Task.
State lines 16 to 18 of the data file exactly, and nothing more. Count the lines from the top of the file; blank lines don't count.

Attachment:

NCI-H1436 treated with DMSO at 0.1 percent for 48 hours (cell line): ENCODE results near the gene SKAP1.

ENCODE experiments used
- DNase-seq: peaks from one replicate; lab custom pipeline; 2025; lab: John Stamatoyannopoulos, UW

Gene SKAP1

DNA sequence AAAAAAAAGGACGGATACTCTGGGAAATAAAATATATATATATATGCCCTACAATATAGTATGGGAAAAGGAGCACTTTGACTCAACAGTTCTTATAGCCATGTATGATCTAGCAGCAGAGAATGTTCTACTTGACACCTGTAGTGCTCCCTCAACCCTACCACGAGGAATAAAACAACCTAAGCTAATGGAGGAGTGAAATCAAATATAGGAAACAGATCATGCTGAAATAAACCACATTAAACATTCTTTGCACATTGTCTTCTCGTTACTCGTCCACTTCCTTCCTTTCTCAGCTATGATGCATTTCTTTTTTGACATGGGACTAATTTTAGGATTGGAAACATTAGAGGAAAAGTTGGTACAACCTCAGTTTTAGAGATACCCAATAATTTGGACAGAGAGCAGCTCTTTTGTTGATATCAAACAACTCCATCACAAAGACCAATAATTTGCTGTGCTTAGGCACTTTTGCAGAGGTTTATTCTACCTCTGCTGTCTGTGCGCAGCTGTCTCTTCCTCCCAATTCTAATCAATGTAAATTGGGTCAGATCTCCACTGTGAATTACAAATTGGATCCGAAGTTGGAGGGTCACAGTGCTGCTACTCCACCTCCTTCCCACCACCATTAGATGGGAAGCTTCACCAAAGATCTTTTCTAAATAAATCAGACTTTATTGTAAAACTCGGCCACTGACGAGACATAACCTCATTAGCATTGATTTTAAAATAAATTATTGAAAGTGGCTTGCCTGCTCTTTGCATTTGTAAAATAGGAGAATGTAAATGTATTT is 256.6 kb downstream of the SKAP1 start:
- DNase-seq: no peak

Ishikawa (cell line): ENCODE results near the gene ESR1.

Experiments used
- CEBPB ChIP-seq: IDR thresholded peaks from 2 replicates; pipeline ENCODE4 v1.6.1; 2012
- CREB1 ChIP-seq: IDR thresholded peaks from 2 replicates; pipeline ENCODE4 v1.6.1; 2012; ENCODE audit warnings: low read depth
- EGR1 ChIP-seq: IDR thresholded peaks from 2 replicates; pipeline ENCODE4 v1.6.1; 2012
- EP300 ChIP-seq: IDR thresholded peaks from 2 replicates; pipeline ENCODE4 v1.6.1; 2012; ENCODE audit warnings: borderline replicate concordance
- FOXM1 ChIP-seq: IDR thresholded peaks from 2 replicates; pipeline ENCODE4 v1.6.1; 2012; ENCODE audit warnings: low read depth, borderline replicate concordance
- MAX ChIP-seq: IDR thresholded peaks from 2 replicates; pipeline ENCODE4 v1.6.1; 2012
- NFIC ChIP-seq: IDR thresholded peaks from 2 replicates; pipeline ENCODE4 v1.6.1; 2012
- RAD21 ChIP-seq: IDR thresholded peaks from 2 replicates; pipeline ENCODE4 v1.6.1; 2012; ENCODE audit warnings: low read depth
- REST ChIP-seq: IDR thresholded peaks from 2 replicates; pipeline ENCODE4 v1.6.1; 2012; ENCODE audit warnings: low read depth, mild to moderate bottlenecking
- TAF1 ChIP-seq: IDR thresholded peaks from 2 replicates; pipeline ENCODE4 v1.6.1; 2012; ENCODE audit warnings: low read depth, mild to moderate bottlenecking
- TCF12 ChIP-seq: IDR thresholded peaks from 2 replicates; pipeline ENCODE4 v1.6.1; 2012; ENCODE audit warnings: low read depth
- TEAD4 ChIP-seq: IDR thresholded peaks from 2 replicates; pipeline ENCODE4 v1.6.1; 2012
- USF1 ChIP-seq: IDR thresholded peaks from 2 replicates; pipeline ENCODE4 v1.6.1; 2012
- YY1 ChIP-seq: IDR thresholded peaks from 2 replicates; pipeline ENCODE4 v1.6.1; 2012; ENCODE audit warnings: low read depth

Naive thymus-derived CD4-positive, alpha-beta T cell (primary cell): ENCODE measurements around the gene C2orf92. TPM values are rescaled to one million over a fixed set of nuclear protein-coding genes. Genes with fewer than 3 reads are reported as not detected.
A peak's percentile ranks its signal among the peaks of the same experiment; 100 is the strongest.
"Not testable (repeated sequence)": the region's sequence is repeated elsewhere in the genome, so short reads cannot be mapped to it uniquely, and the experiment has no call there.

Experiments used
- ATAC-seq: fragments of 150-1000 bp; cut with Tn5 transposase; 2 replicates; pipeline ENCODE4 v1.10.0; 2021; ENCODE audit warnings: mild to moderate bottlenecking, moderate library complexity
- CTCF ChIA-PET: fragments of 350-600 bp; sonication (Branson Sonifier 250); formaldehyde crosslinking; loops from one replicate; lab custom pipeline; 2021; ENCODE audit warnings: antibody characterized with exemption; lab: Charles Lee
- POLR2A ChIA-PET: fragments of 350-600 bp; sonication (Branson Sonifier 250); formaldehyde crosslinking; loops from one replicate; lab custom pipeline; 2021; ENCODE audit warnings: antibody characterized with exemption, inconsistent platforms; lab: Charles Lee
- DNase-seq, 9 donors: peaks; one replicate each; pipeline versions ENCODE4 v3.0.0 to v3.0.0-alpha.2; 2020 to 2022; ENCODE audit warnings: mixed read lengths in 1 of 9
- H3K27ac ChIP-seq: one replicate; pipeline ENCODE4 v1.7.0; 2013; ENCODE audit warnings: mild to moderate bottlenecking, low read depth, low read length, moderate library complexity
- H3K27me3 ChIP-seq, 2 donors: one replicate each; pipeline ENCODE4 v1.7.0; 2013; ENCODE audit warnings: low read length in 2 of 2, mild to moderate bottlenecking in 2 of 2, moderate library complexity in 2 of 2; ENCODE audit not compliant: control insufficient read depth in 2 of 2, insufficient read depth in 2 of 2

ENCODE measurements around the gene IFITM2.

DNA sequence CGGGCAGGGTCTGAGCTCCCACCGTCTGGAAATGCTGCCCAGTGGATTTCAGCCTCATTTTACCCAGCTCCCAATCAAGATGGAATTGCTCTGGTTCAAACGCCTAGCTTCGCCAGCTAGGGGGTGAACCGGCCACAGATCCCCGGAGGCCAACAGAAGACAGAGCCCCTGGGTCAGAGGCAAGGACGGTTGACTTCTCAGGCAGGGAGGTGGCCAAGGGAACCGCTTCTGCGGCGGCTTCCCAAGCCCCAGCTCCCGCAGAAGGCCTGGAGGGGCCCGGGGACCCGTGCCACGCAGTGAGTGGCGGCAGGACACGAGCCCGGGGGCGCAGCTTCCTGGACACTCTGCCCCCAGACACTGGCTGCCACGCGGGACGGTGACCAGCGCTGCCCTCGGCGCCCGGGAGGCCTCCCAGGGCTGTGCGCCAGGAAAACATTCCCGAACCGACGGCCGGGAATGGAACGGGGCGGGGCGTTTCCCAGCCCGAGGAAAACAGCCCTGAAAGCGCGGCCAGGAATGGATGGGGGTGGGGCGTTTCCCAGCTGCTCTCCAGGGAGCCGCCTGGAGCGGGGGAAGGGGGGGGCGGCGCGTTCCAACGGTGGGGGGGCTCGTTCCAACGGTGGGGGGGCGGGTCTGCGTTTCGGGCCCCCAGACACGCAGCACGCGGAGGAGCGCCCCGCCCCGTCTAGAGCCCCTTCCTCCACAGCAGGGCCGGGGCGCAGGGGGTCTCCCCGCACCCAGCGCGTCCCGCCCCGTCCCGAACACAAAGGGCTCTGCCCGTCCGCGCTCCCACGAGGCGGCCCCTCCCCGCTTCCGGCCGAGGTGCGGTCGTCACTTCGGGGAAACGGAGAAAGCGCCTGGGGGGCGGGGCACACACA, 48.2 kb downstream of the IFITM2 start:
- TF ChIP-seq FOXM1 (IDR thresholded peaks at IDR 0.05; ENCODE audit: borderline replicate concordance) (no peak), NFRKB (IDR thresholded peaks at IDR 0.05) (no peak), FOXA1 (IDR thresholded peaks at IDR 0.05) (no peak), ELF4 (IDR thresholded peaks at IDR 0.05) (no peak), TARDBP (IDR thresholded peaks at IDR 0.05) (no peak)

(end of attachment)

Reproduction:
- RAD21 ChIP-seq: IDR thresholded peaks from 2 replicates; pipeline ENCODE4 v1.6.1; 2012; ENCODE audit warnings: low read depth
- REST ChIP-seq: IDR thresholded peaks from 2 replicates; pipeline ENCODE4 v1.6.1; 2012; ENCODE audit warnings: low read depth, mild to moderate bottlenecking
- TAF1 ChIP-seq: IDR thresholded peaks from 2 replicates; pipeline ENCODE4 v1.6.1; 2012; ENCODE audit warnings: low read depth, mild to moderate bottlenecking